FireEye's Post Mortem: Analyst Didn't Change PasswordsMandiant Analyst's Personal Credentials Were Scattered All Over the Web
It's a red-faced moment for FireEye. On Monday, the company released a post mortem of an attack directed against an analyst who works for its Mandiant investigations unit.
See Also: HIPAA Audits: A Revised Game Plan
The broad lesson from FireEye's recounting of the attack is startling and clear: Even one of the most prominent cybersecurity companies has trouble ensuring its employees follow the most pedestrian security advice for their personal online accounts.
The attackers - a group calling itself 31337 - did not breach the company's corporate network or the analyst's computers but instead several of his personal online accounts, FireEye says. But 31337 did find and release three corporate documents from those accounts. FireEye has notified the two affected customers (see Hacker Group 31337 Dumps Data Stolen From Mandiant Analyst).
The breach illustrates a widely known risk: employees using personal accounts for work-related business. The security of those documents and information is then dependent on the security practices of the user, which may not meet the standards required on a corporate network.
But the inappropriate use of personal accounts is difficult to stop. Users often lean toward convenience over security when trying to get work done.
"We communicated to all FireEye employees, both verbally and in writing, a reminder to be vigilant and provided detailed steps to best secure their personal accounts," writes Steven Booth, FireEye's vice president and chief security officer, in a blog post.
The company says it is still investigating the breach, although it doesn't expect any "significant new discoveries."
The attack came to light around July 31, when the hacking group began posting data on Pastebin, the online bulletin board favored for anonymous dumps of information.
The group released a 32 MB file titled "Mandiant Leak: Op. #LeakTheAnalyst." It claimed the data came from Adi Peretz, a senior threat intelligence analyst at FireEye's Mandiant consulting services unit. FireEye's blog post did not name Peretz and instead refers to him as a victim.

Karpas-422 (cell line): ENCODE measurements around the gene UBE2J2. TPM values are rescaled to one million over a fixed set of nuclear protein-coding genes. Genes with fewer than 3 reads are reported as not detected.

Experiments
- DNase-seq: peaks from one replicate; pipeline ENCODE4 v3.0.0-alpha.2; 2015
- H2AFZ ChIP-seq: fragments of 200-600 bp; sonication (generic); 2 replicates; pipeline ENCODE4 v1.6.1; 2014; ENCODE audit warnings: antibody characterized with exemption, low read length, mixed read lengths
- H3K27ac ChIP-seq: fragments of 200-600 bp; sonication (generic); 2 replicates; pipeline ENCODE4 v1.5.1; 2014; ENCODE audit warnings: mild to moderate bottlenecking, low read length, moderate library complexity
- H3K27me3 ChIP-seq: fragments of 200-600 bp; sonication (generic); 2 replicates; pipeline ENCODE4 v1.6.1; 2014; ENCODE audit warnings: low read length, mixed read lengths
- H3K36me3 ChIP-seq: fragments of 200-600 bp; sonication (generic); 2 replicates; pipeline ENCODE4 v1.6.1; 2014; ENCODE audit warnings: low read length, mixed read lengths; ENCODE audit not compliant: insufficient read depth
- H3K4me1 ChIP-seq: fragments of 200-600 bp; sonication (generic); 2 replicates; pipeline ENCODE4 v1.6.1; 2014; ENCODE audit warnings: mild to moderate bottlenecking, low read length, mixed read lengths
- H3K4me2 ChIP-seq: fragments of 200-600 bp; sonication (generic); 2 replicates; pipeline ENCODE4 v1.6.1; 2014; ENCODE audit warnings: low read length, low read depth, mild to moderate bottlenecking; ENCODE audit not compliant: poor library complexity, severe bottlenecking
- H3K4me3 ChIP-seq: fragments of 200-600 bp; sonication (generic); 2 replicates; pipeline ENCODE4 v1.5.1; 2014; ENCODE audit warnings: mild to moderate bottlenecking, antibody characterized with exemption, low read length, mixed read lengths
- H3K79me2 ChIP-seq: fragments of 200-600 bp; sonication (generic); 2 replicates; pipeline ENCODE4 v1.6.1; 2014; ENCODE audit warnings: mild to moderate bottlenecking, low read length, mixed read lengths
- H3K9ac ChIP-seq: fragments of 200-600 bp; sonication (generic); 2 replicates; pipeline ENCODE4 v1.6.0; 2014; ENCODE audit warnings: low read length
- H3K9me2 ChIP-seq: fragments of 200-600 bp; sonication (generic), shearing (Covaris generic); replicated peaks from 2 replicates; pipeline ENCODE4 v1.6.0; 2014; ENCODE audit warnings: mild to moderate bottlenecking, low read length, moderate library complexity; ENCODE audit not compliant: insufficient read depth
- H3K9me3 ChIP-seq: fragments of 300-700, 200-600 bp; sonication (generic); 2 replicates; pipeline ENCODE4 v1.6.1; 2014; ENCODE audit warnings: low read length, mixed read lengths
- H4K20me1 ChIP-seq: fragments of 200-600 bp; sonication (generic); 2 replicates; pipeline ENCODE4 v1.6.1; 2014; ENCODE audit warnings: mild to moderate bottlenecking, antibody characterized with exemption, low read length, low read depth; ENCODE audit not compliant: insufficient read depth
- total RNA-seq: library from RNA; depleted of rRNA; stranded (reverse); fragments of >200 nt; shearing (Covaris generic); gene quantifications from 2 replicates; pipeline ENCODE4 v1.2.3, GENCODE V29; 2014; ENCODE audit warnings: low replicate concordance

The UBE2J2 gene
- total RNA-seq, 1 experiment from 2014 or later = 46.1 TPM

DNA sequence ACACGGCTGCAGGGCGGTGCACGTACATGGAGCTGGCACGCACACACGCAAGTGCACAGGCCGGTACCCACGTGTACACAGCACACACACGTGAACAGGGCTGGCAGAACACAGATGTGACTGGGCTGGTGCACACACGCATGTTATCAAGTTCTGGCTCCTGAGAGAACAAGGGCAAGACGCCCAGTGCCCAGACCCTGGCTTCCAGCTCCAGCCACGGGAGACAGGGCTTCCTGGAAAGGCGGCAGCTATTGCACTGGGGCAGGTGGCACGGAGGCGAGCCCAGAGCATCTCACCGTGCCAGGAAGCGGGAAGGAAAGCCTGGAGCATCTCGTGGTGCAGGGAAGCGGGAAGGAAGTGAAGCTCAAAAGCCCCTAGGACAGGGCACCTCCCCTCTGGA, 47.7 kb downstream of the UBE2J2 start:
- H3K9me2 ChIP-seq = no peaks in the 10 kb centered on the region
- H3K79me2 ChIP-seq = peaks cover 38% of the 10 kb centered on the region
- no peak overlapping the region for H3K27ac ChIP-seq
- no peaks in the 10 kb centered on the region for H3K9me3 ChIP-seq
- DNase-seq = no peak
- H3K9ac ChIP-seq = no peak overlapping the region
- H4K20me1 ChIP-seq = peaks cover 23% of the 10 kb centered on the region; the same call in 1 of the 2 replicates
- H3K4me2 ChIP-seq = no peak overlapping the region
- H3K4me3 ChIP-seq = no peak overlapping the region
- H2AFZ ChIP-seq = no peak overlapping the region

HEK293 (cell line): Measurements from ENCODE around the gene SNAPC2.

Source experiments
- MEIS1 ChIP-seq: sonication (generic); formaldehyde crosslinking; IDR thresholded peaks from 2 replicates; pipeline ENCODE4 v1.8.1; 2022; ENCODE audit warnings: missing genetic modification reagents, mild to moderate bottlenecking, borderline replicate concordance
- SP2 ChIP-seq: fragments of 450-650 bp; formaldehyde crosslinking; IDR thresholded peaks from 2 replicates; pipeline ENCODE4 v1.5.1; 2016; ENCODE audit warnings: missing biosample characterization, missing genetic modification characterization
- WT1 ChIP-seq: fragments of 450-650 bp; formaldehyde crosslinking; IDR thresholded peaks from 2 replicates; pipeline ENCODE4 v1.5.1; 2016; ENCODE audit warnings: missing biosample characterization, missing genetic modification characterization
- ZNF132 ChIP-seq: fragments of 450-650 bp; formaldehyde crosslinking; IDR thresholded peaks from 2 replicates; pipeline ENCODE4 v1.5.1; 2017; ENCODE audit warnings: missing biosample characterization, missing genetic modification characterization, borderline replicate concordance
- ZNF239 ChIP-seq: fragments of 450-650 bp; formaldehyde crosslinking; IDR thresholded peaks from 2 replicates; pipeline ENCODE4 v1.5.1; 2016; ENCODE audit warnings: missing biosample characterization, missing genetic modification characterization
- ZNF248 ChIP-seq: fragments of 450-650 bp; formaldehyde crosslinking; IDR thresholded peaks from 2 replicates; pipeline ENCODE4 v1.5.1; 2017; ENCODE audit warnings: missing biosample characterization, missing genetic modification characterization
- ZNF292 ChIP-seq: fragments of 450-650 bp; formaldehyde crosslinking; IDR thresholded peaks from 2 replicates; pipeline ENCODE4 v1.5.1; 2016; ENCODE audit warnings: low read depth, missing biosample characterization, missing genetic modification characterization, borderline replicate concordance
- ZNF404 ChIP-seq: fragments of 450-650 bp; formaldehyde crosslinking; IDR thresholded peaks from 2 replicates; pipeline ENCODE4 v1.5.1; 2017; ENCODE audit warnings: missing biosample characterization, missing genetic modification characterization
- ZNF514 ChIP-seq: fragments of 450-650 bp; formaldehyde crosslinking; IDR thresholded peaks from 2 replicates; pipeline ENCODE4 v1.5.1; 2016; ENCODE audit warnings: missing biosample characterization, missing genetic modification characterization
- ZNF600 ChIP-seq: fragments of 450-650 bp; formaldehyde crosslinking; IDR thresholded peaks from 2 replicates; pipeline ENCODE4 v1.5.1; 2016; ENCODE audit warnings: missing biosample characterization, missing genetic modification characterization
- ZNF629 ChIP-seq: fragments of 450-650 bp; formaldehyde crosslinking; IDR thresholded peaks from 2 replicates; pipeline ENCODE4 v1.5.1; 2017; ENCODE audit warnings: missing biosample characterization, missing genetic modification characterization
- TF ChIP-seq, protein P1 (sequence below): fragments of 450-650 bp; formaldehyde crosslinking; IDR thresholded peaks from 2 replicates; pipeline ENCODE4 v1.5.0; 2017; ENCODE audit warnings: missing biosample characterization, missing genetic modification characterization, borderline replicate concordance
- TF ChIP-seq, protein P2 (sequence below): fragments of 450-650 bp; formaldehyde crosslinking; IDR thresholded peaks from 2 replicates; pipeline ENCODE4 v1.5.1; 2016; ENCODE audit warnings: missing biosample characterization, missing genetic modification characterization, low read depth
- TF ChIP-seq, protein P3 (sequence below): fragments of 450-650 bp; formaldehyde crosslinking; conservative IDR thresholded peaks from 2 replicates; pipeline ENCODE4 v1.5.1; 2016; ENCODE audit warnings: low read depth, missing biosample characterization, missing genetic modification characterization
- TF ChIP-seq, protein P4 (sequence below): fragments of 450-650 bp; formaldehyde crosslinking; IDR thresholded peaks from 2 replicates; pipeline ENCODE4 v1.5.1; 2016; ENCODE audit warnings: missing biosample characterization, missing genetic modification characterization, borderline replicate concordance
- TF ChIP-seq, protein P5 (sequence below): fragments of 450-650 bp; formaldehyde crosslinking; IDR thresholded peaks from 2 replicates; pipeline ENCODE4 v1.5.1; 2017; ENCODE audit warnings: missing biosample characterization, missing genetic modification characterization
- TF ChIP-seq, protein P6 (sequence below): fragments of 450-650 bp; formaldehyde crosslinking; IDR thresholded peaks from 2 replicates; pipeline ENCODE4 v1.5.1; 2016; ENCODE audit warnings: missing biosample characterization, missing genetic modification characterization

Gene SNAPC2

The group also claimed to have network topology information for FireEye's malware analysis lab along with details on FireEye contracts and licenses. It also obtained some of Peretz's personal and business emails. Peretz's LinkedIn account was defaced, and the hackers claimed it had compromised his Outlook.com account.
Some of what the hackers claimed turned out to be true. The investigation found that several of Peretz's personal accounts were compromised, including LinkedIn, Hotmail and OneDrive accounts.
A deeper probe found out why: Peretz was one of tens of millions of victims of massive data breaches over the past few years. FireEye writes that his login credentials for his social media and email accounts were exposed in "eight publicly disclosed third-party breaches," including LinkedIn. The hacking group started accessing his accounts last September.
Last year, many prominent online companies, including Yahoo, LinkedIn, Dropbox and more, discovered their systems had been pilfered of login credentials from attacks that in some cases occurred years ago (see 'Historical Mega Breaches' Continue: Tumblr Hacked).
That data has been circulating in the cybercriminal underground and has fueled what are known as "credential stuffing" attacks, where the leaked credentials are recycled in an attempt to take over accounts (see Here Are 306 Million Passwords You Should Never Use).
Some of 31337's other claims and documents turned out to be bogus. Other documents and screen captures that were released consisted of either already-public information or images fabricated by the attackers, FireEye says.
Peretz's online security posture has since been given a thorough workover, something he might not have ever expected to happen from his own company.
Booth writes that FireEye disabled his corporate accounts and also helped him regain control of his compromised accounts. "We worked with the victim to secure his personal online accounts, including implementing multifactor authentication where possible," Booth writes.
Two-factor authentication can often prevent an attacker from accessing an account even with valid login credentials. It usually involves entering a time-sensitive passcode generated by either an application or sent over SMS, although the latter distribution method is falling out of favor due to security concerns.